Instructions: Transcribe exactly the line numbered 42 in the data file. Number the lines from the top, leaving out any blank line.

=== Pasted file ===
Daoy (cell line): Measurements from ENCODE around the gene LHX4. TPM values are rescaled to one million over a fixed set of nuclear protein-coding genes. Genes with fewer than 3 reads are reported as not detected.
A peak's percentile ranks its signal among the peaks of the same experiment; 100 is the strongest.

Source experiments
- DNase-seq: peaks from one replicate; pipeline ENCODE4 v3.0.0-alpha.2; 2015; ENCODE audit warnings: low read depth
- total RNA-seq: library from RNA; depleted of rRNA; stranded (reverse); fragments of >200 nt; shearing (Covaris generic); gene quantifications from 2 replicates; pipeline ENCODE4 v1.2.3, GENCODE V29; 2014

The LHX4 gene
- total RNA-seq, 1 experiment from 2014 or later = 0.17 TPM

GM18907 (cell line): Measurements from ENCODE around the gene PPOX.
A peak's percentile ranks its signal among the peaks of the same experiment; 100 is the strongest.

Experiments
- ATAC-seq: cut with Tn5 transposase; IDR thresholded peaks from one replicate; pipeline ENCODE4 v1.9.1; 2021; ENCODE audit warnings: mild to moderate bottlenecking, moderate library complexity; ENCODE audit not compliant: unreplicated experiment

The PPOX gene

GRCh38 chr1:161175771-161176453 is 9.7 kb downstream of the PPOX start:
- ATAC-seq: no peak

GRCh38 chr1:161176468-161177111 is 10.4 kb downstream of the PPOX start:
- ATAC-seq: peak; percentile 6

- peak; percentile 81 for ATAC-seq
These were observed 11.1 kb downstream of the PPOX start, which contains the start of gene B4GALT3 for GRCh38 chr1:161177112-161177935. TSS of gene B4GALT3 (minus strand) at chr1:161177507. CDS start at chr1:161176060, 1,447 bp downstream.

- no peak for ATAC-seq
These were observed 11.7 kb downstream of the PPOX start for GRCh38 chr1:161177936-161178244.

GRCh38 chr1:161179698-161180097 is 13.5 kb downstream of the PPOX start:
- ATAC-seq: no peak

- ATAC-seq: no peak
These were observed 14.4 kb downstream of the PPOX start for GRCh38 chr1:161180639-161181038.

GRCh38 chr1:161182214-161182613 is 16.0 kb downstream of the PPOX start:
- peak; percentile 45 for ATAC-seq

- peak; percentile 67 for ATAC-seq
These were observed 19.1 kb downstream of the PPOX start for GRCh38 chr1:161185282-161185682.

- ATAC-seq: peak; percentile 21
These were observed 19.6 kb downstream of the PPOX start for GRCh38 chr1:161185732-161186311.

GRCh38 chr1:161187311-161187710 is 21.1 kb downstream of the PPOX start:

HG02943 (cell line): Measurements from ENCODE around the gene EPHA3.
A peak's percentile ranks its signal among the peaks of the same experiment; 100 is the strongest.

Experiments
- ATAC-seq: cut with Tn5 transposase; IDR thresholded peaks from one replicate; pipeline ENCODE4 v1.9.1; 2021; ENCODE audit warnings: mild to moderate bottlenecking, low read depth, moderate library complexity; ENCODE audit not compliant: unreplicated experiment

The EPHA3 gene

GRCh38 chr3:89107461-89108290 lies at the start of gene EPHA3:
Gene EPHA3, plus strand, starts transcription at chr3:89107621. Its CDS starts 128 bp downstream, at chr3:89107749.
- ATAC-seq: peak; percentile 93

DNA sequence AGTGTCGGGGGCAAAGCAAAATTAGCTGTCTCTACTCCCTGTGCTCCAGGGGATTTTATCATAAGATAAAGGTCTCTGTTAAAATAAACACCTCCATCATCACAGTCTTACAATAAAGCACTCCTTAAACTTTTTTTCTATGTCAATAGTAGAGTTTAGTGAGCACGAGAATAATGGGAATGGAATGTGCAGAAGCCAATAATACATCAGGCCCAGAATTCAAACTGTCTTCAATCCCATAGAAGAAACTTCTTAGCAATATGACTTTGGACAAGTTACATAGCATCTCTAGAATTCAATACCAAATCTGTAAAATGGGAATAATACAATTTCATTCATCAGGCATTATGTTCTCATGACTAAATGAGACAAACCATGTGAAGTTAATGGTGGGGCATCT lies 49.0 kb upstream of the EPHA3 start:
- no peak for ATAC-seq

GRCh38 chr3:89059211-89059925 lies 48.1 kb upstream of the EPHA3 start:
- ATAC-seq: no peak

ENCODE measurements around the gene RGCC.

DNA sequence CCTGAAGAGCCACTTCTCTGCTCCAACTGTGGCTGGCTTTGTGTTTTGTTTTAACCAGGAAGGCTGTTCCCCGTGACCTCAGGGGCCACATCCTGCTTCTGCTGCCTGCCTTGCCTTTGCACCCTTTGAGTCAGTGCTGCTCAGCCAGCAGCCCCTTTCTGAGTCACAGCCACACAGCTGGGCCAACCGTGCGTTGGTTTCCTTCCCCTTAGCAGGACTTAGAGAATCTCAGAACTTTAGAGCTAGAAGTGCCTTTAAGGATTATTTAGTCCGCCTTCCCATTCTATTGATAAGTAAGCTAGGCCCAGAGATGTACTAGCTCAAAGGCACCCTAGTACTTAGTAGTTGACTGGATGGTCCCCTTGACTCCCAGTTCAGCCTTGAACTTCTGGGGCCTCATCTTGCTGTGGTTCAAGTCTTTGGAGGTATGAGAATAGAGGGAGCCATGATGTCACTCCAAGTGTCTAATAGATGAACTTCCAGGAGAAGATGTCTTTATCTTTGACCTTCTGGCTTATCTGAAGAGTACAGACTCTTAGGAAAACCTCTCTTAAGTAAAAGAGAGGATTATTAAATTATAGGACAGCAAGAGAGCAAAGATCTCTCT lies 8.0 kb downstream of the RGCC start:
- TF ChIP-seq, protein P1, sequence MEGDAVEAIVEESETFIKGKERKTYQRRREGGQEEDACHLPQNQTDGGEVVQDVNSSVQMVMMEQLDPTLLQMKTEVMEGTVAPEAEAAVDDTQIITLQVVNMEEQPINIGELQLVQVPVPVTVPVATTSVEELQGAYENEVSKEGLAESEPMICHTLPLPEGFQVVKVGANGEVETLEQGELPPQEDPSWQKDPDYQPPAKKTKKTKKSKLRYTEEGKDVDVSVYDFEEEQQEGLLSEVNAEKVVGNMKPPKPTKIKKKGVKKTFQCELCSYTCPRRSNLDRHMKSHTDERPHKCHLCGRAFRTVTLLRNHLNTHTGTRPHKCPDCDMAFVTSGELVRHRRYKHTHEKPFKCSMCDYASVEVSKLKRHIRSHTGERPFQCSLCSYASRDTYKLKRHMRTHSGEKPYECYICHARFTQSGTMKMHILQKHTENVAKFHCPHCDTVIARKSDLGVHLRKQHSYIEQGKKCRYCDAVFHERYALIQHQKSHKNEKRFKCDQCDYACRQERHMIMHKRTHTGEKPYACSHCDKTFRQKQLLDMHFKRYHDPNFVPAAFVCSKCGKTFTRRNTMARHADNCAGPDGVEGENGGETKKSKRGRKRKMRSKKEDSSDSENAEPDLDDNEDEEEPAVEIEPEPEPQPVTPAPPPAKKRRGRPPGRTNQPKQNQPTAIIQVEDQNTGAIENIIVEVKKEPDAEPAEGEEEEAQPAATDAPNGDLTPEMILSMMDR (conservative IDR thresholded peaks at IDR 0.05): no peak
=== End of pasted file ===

GRCh38 chr3:89059211-89059925 lies 48.1 kb upstream of the EPHA3 start: